NEW YORK (GenomeWeb) – Foundation Medicine expects to grow its clinical testing business this year while continuing to expand its pharma collaborations, following the anticipated final national coverage determination (NCD) for its FoundationOne CDx test by the Centers for Medicare and Medicaid Services later this month.
During a conference call yesterday to discuss the firm's fourth quarter earnings, CEO Troy Cox and CFO Jason Ryan provided an outline of the firm's plans and strategy for 2018.
Cox said that the company has four strategic priorities for the year: to launch FoundationOne CDx commercially, to secure Medicare reimbursement for the test, to strike new and expanded biopharma partnerships, and to develop new biomarkers for immunotherapy.
CMS plans to finalize its NCD, which covers next-generation sequencing testing for advanced cancer, by March 16, Cox said, and the company expects that F1CDx will be covered under the final version. Subsequently, it plans to launch F1CDx commercially and to transition most of its patient cases to the new test, from the current FoundationOne test, over the course of the year.
Once the NCD is finalized, the company will also be able to ramp up reimbursement from Medicare for the test. It had already received limited payments under a local coverage determination from its local Medicare Administrative Contractor (MAC). Medicare payments under the NCD are expected to become material in the second half of the year as the new test takes over from the old one, Ryan said.
To prepare for Medicare reimbursement, the company recently received a Proprietary Laboratory Analyses (PLA) code for F1CDx, Cox said, which will become effective in April, and it is waiting for the test to be designated as an Advanced Diagnostic Laboratory Test (ADLT).
Ryan declined to say how much per test the company expects to receive from Medicare but he said that $3,000 or above is "a good number" to work with. Under the Protecting Access to Medicare Act of 2014 (PAMA), he explained, the eventual rate will depend on how much Foundation Medicine is paid by third-party payors.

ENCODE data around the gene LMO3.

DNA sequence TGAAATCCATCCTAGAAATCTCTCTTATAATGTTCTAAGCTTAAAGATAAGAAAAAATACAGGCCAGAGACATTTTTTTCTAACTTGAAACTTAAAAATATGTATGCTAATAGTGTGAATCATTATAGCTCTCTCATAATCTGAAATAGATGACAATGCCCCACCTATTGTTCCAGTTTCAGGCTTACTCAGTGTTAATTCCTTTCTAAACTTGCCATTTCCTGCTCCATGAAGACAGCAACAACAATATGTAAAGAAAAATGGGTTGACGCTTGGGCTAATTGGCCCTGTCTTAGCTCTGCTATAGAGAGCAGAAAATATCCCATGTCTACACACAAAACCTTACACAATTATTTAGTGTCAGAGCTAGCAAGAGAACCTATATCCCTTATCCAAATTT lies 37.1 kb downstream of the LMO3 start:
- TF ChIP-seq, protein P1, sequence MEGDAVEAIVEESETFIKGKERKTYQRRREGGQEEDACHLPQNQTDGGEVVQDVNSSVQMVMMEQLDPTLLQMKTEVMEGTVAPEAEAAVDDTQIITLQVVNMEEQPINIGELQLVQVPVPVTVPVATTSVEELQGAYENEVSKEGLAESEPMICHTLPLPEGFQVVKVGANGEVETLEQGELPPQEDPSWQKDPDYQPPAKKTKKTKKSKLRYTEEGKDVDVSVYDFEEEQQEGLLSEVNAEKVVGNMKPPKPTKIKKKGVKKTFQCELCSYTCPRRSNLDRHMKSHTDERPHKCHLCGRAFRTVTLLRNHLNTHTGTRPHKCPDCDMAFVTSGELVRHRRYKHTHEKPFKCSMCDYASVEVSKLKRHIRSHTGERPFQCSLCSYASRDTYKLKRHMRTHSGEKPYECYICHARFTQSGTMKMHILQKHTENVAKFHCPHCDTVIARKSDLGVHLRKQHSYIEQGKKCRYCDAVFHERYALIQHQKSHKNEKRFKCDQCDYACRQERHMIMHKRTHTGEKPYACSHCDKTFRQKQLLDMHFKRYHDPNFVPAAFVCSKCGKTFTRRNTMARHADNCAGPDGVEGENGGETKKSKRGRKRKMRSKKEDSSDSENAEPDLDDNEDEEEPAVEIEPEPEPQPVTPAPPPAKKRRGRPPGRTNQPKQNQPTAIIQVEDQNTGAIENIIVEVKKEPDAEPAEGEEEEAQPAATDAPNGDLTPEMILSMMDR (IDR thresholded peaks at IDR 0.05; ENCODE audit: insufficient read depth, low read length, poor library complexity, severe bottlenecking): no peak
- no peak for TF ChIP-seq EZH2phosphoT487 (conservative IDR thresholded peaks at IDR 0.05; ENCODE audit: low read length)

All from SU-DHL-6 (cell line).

The preliminary NCD covers FDA-approved companion diagnostics for advanced cancer patients with five tumor types: lung, breast, ovarian, colorectal cancers and melanoma. These five types cover approximately half of FoundationOne tests conducted in the past, and Medicare or Medicare Advantage patients make up about 40 percent of its testing volume, Cox said.
The NCD allows for coverage to be expanded over time by adding companion diagnostic claims for new tumor types, he said, adding that more than 600 oncology drugs are in late-stage development, of which many will likely require a CDx. Also, the NCD allows for so-called 'coverage with evidence development' for all late-stage solid tumor types, for which patients need to enroll in a clinical study or registry. "This could represent an additional path for coverage for FoundationOne CDx for Medicare beneficiaries with all late-stage advanced solid tumors," he said.
The company also continues to seek coverage from private payors, Cox said, and an important part of that is to support efforts to include broad molecular profiling into clinical care guidelines. The National Comprehensive Cancer Network recently expanded molecular testing guidelines for ovarian and prostate cancer, as well as melanoma, he said, "and we expect more to follow."
Foundation Medicine also plans to grow its business with biopharmaceutical firms, both with its partner and investor Roche and others. The company has seen good demand from pharmas, Cox said, especially in the area of CDx development, which has benefitted from the FDA approval for F1CDx.
Cox said the company already has more than 30 biopharma partnership contracts today, a number it plans to grow, both with new and existing partners. "We signed new and expanded partnerships, including with [Bristol-Myers Squibb] and most recently with Pfizer, further establishing Foundation Medicine as the molecular information partner of choice, particularly in the area of immuno-oncology," he said.
The company also recently amended its commercial agreement with Roche. According to Ryan, the main change was to include F1CDx, which Roche will now be able to offer internationally.
Roche currently sells Foundation Medicine's tests in 27 countries, Cox said, including Europe, South America, the Middle East, and Asia, and Foundation's laboratory in Germany has started processing patient samples. Without Roche as a partner, "Foundation Medicine would have a hard time expanding globally," he said, and both companies will continue to expand into major markets around the world, including China.
Finally, the company plans to develop new biomarkers for targeted therapies and immunotherapy. Cox said it has presented data showing that a new assay it has developed to measure TMB in blood has shown promise to predict response to immunotherapy. The assay is used by Roche/Genentech in a phase 3 clinical trial as a potential CDx for an immunotherapy drug to treat advanced non-small cell lung cancer.
In addition, BMS has been using Foundation's tissue-based TMB assay, which is part of FoundationOne, in a study, the CheckMate-227 trial, of two immunotherapies for advanced NSCLC patients and has found TMB to be an independent predictive biomarker for patients who might benefit from the combination therapy.
"This is a meaningful advancement as it's the first time that we're able to demonstrate prospectively that TMB has clinical utility as a biomarker for immunotherapy," Cox said.